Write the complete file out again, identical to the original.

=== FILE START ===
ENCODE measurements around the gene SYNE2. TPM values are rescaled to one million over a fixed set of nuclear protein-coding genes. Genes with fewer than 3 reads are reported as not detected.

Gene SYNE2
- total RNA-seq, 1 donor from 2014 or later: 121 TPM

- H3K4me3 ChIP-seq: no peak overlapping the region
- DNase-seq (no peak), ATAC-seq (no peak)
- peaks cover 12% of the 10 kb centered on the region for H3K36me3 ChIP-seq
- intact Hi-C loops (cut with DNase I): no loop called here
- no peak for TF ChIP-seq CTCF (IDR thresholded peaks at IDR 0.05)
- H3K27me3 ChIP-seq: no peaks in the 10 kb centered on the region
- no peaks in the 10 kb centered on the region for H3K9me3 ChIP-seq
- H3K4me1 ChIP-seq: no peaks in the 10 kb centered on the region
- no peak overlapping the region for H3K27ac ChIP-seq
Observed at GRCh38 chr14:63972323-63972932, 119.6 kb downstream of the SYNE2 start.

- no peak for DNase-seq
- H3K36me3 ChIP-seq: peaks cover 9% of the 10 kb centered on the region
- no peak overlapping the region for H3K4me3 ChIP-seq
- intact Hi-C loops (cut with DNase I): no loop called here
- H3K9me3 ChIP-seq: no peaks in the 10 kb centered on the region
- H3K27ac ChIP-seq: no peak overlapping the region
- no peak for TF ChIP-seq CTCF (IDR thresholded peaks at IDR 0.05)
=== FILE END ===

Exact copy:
ENCODE measurements around the gene SYNE2. TPM values are rescaled to one million over a fixed set of nuclear protein-coding genes. Genes with fewer than 3 reads are reported as not detected.

Gene SYNE2
- total RNA-seq, 1 donor from 2014 or later: 121 TPM

- H3K4me3 ChIP-seq: no peak overlapping the region
- DNase-seq (no peak), ATAC-seq (no peak)
- peaks cover 12% of the 10 kb centered on the region for H3K36me3 ChIP-seq
- intact Hi-C loops (cut with DNase I): no loop called here
- no peak for TF ChIP-seq CTCF (IDR thresholded peaks at IDR 0.05)
- H3K27me3 ChIP-seq: no peaks in the 10 kb centered on the region
- no peaks in the 10 kb centered on the region for H3K9me3 ChIP-seq
- H3K4me1 ChIP-seq: no peaks in the 10 kb centered on the region
- no peak overlapping the region for H3K27ac ChIP-seq
Observed at GRCh38 chr14:63972323-63972932, 119.6 kb downstream of the SYNE2 start.

- no peak for DNase-seq
- H3K36me3 ChIP-seq: peaks cover 9% of the 10 kb centered on the region
- no peak overlapping the region for H3K4me3 ChIP-seq
- intact Hi-C loops (cut with DNase I): no loop called here
- H3K9me3 ChIP-seq: no peaks in the 10 kb centered on the region
- H3K27ac ChIP-seq: no peak overlapping the region
- no peak for TF ChIP-seq CTCF (IDR thresholded peaks at IDR 0.05)